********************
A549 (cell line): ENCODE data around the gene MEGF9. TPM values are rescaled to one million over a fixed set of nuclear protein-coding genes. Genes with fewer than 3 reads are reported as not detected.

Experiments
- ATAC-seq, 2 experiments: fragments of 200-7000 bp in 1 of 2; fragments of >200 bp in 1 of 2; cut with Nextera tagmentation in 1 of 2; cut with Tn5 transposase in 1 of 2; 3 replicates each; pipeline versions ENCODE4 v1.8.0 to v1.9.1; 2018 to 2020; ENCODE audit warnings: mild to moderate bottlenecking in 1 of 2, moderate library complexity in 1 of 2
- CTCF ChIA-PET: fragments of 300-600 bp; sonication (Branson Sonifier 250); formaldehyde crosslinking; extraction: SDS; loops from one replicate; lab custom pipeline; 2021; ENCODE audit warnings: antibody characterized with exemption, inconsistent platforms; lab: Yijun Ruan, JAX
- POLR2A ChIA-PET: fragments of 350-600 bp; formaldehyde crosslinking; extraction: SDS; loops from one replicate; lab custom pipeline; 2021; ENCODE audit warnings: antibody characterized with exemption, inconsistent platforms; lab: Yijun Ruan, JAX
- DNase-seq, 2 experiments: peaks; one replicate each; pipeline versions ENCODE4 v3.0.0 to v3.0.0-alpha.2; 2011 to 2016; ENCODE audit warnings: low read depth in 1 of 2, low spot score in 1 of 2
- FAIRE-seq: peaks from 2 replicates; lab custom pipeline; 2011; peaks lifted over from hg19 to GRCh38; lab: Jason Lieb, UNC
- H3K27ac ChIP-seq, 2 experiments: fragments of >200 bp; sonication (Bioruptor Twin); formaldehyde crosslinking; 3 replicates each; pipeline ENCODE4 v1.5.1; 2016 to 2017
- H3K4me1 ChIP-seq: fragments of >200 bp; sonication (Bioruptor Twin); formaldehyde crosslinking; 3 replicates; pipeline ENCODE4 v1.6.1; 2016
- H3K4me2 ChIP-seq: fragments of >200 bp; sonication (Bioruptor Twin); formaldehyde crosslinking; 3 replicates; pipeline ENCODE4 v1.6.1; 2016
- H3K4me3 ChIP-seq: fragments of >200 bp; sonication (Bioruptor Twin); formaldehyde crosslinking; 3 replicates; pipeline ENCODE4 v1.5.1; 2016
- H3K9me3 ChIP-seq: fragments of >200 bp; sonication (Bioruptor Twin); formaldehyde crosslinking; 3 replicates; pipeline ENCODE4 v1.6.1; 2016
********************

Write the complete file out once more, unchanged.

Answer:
A549 (cell line): ENCODE data around the gene MEGF9. TPM values are rescaled to one million over a fixed set of nuclear protein-coding genes. Genes with fewer than 3 reads are reported as not detected.

Experiments
- ATAC-seq, 2 experiments: fragments of 200-7000 bp in 1 of 2; fragments of >200 bp in 1 of 2; cut with Nextera tagmentation in 1 of 2; cut with Tn5 transposase in 1 of 2; 3 replicates each; pipeline versions ENCODE4 v1.8.0 to v1.9.1; 2018 to 2020; ENCODE audit warnings: mild to moderate bottlenecking in 1 of 2, moderate library complexity in 1 of 2
- CTCF ChIA-PET: fragments of 300-600 bp; sonication (Branson Sonifier 250); formaldehyde crosslinking; extraction: SDS; loops from one replicate; lab custom pipeline; 2021; ENCODE audit warnings: antibody characterized with exemption, inconsistent platforms; lab: Yijun Ruan, JAX
- POLR2A ChIA-PET: fragments of 350-600 bp; formaldehyde crosslinking; extraction: SDS; loops from one replicate; lab custom pipeline; 2021; ENCODE audit warnings: antibody characterized with exemption, inconsistent platforms; lab: Yijun Ruan, JAX
- DNase-seq, 2 experiments: peaks; one replicate each; pipeline versions ENCODE4 v3.0.0 to v3.0.0-alpha.2; 2011 to 2016; ENCODE audit warnings: low read depth in 1 of 2, low spot score in 1 of 2
- FAIRE-seq: peaks from 2 replicates; lab custom pipeline; 2011; peaks lifted over from hg19 to GRCh38; lab: Jason Lieb, UNC
- H3K27ac ChIP-seq, 2 experiments: fragments of >200 bp; sonication (Bioruptor Twin); formaldehyde crosslinking; 3 replicates each; pipeline ENCODE4 v1.5.1; 2016 to 2017
- H3K4me1 ChIP-seq: fragments of >200 bp; sonication (Bioruptor Twin); formaldehyde crosslinking; 3 replicates; pipeline ENCODE4 v1.6.1; 2016
- H3K4me2 ChIP-seq: fragments of >200 bp; sonication (Bioruptor Twin); formaldehyde crosslinking; 3 replicates; pipeline ENCODE4 v1.6.1; 2016
- H3K4me3 ChIP-seq: fragments of >200 bp; sonication (Bioruptor Twin); formaldehyde crosslinking; 3 replicates; pipeline ENCODE4 v1.5.1; 2016
- H3K9me3 ChIP-seq: fragments of >200 bp; sonication (Bioruptor Twin); formaldehyde crosslinking; 3 replicates; pipeline ENCODE4 v1.6.1; 2016